This is all theory, of course. Arenas have their own schedules and their own annual problems that require longer road trips. But in theory, by reducing the number of 3- or 4-game road trips, you can condense major travel into normalized two-week trips and potentially reduce the number of annoying back-to-backs.

Right now, teams play roughly 20 back-to-backs per season. That means about half the season is played with either a game the next day or on no rest. That's too many. Studies have indicated that performance improves with one day of rest over no rest, but that rest has diminishing returns -- two days of rest is not a major improvement over one day of rest. (Of course, playing three games in four days or four in five is even worse for performance on average than basic back-to-backs.)

The NBA has 160 days to play 82 games per team. (That includes taking Thanksgiving and one week in February off.) If every team played every other day, you'd only need four back-to-backs per team per season. Of course, this is impossible -- teams are going to need two days off to handle long travel, work around arena availability and to match up with the opponents' scheduling needs.

But by minimizing the number of two-day breaks while on the road or at home, you can reduce wasted days within the season. (If the Lakers are doing their only Southeast road trip of the season, they don't need two days off in between Orlando and Atlanta, unless they are hitchhiking.) Perhaps I'm underrating the difficulty of matching up schedules, but I think you can cut out five back-to-backs per team just through this improved realignment.

There's another way to pick up some schedule breathing room and cut down on back-to-backs: shorten the preseason to five games max and start the regular season in mid-October. FIBA is committing suicide anyway by switching to a FIFA-style qualification system. The NBA Board of Governors has no allegiance to the international body, which holds some of its tournament in September. Moving training camp up to mid-September and tip-off to around October 14 or 15.

You might cringe at expanding the season to cover even more of the calendar, but every day of breathing room at the front end means one more rest day during the season. If my math is right -- don't you roll your eyes -- you could eliminate back-to-backs by starting two weeks earlier and avoiding multi-day breaks when major travel isn't involved.

Preseason is not a huge money maker for NBA teams, even though season ticket holders pay for any home games. Most teams give up a home preseason game or three to play elsewhere (Asia, Europe, smaller American cities, Canada, Mexico, South America, perhaps even on one of Jupiter's moons). There is really no need for a preseason equivalent to 1/10th of the regular season. Teams can make do with four or five games in which to watch third-string point guards run the show, especially if it means killing some of the league's worst scheduling quirks.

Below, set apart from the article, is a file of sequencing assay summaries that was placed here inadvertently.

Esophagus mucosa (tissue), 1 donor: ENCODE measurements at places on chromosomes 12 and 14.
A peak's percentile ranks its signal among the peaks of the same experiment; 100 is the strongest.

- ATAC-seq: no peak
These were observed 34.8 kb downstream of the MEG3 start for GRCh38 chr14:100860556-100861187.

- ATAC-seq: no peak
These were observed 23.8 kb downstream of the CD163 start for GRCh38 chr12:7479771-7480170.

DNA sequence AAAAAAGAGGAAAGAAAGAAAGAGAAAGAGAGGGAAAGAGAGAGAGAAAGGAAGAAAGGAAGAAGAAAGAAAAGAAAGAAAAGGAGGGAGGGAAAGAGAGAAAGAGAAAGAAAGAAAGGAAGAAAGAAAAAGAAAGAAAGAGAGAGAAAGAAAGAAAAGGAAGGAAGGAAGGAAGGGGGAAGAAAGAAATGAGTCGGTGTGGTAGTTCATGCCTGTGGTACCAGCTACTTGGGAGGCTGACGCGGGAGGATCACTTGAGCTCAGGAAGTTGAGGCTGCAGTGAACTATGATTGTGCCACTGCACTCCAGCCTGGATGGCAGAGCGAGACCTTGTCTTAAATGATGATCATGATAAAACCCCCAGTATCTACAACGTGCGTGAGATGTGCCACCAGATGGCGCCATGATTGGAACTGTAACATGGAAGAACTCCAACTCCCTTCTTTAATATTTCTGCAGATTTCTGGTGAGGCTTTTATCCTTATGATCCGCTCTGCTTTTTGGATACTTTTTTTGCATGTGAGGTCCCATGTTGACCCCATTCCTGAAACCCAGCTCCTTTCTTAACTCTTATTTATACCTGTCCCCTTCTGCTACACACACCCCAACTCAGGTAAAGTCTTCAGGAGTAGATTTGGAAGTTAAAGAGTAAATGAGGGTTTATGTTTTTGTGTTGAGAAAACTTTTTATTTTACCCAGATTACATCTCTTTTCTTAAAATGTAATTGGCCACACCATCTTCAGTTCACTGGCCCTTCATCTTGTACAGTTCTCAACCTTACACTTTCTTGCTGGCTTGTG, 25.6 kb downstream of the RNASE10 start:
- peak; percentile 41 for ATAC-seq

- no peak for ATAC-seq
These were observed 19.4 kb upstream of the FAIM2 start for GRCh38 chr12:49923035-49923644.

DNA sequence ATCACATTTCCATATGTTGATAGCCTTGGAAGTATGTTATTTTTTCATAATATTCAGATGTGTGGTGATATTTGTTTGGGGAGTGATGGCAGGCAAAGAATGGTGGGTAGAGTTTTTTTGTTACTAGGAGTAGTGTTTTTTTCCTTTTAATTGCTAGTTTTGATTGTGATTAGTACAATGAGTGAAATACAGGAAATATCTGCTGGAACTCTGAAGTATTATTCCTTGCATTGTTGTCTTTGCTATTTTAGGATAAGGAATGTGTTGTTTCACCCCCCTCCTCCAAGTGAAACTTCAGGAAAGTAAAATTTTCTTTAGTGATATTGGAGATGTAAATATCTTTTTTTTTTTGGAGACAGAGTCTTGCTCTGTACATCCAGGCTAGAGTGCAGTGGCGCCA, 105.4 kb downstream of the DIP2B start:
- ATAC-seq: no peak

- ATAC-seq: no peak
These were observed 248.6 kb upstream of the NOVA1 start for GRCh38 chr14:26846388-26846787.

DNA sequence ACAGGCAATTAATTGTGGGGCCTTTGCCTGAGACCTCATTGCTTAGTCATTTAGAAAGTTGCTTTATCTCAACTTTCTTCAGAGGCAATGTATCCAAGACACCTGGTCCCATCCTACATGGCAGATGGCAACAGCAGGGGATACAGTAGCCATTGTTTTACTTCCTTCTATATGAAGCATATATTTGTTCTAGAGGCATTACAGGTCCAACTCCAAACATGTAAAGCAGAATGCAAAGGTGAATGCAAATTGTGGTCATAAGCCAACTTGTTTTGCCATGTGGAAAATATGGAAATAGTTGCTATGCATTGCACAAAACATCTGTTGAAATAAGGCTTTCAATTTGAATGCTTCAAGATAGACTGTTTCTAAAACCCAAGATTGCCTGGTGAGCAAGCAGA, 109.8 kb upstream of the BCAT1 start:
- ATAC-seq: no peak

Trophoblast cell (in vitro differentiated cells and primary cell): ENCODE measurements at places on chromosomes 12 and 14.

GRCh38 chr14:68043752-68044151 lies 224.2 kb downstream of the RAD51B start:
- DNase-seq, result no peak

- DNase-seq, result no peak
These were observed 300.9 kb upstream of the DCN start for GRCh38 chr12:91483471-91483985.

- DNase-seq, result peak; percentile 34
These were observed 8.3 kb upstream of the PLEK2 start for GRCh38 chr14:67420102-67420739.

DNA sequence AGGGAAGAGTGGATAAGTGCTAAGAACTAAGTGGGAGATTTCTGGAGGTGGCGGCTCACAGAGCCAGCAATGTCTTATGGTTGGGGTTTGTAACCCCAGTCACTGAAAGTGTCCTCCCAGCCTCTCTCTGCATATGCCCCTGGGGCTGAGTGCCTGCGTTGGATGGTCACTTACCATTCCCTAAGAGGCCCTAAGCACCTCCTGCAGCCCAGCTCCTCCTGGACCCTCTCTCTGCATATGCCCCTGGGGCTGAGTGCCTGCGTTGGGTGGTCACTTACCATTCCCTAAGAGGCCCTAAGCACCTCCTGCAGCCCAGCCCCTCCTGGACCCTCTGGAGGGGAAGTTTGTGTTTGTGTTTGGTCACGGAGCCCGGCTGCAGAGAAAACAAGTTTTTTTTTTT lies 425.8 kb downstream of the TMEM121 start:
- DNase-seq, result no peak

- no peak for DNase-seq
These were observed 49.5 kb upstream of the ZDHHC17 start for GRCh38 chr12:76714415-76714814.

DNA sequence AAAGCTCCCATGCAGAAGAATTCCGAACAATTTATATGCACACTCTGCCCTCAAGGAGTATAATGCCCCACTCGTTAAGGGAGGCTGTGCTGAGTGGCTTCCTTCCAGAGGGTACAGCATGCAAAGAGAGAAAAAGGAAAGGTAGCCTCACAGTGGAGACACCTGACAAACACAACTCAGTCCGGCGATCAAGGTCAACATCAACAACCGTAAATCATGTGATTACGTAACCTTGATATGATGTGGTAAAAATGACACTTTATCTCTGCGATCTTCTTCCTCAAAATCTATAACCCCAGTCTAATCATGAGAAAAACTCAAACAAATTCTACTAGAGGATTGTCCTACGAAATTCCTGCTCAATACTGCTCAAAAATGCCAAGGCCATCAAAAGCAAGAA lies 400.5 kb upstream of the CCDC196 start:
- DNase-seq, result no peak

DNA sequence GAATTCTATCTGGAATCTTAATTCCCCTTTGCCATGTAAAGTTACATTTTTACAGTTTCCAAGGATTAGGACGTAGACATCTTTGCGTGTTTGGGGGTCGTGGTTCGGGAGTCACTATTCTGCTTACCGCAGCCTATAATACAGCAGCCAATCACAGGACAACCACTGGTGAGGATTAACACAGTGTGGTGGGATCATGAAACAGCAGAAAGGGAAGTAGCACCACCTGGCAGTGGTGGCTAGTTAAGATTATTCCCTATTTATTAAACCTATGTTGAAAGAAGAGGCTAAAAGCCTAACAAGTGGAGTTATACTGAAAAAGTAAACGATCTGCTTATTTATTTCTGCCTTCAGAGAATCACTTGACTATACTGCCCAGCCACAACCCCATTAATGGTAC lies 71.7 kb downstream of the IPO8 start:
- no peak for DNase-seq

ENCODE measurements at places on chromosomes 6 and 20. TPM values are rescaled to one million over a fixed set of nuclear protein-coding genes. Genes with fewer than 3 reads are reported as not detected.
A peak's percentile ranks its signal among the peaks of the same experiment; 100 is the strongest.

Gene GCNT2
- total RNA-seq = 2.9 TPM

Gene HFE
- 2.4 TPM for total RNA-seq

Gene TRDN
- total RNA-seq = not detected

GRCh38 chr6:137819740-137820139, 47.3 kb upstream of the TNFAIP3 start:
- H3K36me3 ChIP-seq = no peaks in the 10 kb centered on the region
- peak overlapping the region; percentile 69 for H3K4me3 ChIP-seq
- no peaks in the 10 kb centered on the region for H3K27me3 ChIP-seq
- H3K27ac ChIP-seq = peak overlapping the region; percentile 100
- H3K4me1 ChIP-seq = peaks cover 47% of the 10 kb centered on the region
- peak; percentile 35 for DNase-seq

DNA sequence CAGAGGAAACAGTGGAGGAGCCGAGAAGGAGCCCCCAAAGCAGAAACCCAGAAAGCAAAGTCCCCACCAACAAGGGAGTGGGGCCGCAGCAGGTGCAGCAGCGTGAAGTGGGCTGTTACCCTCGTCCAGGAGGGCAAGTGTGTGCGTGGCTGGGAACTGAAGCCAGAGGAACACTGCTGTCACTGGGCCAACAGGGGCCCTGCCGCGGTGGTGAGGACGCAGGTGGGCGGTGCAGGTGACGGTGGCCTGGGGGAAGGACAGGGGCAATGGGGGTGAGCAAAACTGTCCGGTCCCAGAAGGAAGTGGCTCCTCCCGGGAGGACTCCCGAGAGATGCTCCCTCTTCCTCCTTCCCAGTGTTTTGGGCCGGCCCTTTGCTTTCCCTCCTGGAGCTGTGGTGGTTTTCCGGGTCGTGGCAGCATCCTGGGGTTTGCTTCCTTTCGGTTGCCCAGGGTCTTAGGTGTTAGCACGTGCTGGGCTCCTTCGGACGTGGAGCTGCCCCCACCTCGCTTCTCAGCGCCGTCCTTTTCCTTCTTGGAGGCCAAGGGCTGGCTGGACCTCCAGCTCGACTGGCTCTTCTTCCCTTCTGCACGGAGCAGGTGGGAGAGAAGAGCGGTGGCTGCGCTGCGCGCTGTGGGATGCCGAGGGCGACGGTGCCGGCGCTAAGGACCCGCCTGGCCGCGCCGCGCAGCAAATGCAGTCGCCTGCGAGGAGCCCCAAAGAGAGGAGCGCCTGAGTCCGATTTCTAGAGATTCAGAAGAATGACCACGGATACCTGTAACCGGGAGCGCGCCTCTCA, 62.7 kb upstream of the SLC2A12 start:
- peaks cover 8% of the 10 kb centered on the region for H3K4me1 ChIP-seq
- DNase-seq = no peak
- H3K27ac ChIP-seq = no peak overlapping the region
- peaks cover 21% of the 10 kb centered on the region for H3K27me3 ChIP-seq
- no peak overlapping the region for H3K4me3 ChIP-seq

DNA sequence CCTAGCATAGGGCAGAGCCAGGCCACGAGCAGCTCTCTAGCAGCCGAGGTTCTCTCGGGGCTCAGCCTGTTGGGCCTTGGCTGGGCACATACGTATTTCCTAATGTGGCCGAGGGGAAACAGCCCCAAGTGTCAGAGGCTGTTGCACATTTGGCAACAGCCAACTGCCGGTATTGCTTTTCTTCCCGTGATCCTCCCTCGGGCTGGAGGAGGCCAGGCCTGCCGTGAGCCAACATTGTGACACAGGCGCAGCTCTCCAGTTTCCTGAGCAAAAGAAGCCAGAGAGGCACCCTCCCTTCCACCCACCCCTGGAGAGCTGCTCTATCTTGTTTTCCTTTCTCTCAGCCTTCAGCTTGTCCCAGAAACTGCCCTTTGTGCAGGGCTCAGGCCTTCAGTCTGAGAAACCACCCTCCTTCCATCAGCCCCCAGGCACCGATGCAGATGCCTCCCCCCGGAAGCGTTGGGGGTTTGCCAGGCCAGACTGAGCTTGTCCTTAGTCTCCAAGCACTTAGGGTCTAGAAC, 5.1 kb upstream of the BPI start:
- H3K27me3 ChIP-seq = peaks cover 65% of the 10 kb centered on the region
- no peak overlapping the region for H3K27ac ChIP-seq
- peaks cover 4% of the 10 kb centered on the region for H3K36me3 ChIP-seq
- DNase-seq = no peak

One legitimate concern with ending conferences and seeding the best 16 teams in the league is that it could lead to nightmare playoff travel. My counterargument would be that you already have some nightmare playoff travel in the West, which (surprise!) benefits elite East teams. Not only do they have a perennially easier path to the Finals due to poor competition beyond the top four teams or so, but they are likely to travel much less in the first three rounds of the playoffs. Sure, Portland-Miami in the first round would make for hellacious travel. But Portland-Houston wasn't exactly a picnic either.

You can do a few things to mitigate this issue. For example, you could use the abandoned 2-3-2 schedule format for early rounds. Yes, it would give the lower seed a slight improvement in odds over the traditional 2-2-1-1-1, but you'd knock out some of the travel concerns.

There's really no getting around the time zone television issues in a cross-country matchup that would leave East Coasters staying up until 1 a.m. or have Westerners needing to get home for a 4 or 5 p.m. tip. But with weekend games and creative scheduling (8:30 p.m. East tips, anyone?) it wouldn't be a ratings disaster. Especially once you're getting compelling match-ups with the honest-to-Mozgov 16 best teams in the league in there. Plus, the NBA already has these time zone issues during the regular season. Fans find a way to watch their team!

This is not a perfect system. You might end up with a perennially bad region which imbalances the schedule on a year-to-year basis. Some rivalries may lose their luster without repeat playoff pairings. Casual fans might get annoyed by the time zone issues in the playoffs. The players' union might fight moving the season start up. Myopic East franchises might oppose reform that could reduce their chances of being a sacrificial lamb making the playoffs.

But something like this -- tweaked heavily by folks smarter than me -- would be a real improvement on the imbalanced system currently in place.